In a prepared statement, Winn explained that the purpose of the three-party lease agreement was to assist the GCWSA with sewage issues faced by businesses and homes located off Exit 45 (Union Corridor). After the lease agreement was signed, the GCWSA returned to Greenetrack for more assistance, indicating the county was not collecting enough payments to operate the system.
“Greenetrack agreed and from that point paid $1,300 for the operation of the lagoon and the upkeep of the grounds surrounding the lagoon,” said Winn.
Winn stated that the lagoon was originally constructed to service the operations at Greenetrack. In 2001, Greenetrack agreed to allow Greene County to connect its current clients to the lagoon, since the County’s water and sewer system and service for that area was in jeopardy. Winn clarified that Greenetrack, at that time, did not anticipate that multiple clients would be added to the lagoon. He said that in 2001, in addition to Greenetrack, one hotel, one service station and two residences were connected to the lagoon.
Winn also concedes that the two Bingo gaming enterprises connected to the lagoon are Greenetrack’s competitors. “These businesses should construct or provide for their own sewer systems. Greenetrack should not have to reinvest in its lagoon to accommodate them. The lagoon in its present state cannot adequately serve the increased usage,” he said.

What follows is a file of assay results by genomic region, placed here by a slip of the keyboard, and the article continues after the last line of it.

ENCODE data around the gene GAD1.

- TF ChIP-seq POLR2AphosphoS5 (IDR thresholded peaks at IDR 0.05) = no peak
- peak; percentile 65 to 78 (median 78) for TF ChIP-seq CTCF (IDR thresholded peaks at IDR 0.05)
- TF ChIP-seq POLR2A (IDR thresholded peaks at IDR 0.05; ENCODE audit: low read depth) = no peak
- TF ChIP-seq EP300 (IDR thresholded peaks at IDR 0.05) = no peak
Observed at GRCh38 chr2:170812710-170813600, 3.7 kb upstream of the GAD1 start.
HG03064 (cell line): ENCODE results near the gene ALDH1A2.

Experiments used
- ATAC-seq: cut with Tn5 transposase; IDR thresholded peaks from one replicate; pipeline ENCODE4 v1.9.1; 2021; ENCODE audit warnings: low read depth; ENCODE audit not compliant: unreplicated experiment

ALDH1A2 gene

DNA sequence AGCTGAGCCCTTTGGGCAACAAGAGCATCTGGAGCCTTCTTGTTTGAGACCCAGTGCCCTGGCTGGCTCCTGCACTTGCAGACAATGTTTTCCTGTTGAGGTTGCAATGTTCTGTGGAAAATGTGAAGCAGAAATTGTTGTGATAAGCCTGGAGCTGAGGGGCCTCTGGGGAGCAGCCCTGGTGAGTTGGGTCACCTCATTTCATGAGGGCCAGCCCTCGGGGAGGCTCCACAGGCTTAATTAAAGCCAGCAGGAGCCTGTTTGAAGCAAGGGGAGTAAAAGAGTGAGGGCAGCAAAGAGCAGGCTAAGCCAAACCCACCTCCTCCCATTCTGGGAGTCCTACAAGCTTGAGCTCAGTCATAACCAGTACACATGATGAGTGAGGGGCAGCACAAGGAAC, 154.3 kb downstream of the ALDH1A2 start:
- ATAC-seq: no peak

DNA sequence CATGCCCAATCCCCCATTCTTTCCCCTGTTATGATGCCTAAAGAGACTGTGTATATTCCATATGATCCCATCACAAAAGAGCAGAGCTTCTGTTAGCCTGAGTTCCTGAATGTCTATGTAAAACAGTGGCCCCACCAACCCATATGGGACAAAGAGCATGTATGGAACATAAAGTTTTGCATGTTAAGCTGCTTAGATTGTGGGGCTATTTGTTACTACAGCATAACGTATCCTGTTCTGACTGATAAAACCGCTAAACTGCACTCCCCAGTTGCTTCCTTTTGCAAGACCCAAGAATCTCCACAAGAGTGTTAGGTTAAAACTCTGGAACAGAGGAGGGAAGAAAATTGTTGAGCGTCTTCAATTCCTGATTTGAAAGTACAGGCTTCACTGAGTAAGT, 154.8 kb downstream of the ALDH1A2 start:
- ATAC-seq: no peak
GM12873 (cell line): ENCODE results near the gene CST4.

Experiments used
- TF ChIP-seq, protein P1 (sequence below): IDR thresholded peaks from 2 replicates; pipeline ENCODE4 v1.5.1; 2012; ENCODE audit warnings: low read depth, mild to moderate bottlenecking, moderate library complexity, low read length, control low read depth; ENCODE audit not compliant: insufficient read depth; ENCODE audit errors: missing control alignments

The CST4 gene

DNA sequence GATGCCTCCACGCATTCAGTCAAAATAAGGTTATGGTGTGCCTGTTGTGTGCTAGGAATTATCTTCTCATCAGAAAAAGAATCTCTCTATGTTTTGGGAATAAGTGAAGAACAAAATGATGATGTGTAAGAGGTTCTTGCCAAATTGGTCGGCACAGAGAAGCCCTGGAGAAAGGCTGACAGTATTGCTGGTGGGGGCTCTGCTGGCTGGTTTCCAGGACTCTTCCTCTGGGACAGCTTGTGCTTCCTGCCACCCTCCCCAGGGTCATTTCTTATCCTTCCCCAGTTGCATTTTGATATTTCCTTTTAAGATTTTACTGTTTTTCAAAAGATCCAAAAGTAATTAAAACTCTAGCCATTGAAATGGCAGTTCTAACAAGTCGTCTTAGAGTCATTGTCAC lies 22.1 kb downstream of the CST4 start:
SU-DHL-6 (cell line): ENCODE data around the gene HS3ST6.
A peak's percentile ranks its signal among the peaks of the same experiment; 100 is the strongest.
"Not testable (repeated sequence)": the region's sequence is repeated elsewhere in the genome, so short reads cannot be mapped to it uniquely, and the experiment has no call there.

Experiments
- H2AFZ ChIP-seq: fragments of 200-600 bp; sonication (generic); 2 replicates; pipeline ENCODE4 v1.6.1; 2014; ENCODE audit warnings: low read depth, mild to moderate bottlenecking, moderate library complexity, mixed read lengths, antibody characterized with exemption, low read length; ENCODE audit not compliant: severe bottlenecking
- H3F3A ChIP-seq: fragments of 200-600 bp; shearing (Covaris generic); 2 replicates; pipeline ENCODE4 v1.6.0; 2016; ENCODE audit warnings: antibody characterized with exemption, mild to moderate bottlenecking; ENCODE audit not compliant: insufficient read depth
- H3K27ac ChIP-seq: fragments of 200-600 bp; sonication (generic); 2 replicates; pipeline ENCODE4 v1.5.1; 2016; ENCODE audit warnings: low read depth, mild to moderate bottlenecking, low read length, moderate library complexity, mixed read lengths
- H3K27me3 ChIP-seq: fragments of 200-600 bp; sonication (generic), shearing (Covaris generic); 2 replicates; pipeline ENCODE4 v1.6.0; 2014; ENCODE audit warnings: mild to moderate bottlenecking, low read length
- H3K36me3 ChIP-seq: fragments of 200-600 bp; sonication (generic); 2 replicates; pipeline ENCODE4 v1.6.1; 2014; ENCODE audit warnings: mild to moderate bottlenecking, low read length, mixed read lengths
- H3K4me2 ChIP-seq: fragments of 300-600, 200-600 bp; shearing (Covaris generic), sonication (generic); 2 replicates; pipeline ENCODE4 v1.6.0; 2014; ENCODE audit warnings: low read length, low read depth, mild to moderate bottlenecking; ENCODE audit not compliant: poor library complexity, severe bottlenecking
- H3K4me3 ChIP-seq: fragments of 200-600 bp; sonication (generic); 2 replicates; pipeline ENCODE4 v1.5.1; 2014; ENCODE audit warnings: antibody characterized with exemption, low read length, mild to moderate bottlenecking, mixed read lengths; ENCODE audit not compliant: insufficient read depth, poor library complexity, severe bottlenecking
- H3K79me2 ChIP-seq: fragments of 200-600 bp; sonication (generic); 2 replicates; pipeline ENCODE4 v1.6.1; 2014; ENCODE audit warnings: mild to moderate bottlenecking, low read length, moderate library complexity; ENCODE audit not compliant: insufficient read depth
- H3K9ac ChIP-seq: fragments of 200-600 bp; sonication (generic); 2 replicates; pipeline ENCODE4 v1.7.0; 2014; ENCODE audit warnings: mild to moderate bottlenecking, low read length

When asked to comment on the Greenetrack suit, Greene County Commission Chairperson, Nick Underwood stated: “The Greene County Commission welcomes the lawsuit in that the commission in its meeting of September, 2011 concluded that the lagoon was a public utility, therefore subject to the use of all the businesses and residences along the 208 Union Corridor.
“It would be a mockery to the confines of justice if Greenetrack was given control of the lagoon and could cut off any of its competitors at will. Well over $1 million dollars in federal funding was used to renovate and upgrade the lagoon system.
“There is a federal interest involved here and both the county and Greenetrack gave assurance that it would protect the federal interest by insuring use of the lagoon without discrimination. Moreover, there is a public safety issue here. If the lagoon is not operated properly it would create a nightmare and we would lose all of the businesses along the 208 Union Corridor.
“Time after time, the Greene County Water and Sewer Authority has attempted to enter and been denied.”
All parties hope the issues will be expedited swiftly through the courts.
Pictured to the top right is the UVC Water Purification Chamber for the lagoon which must be maintained.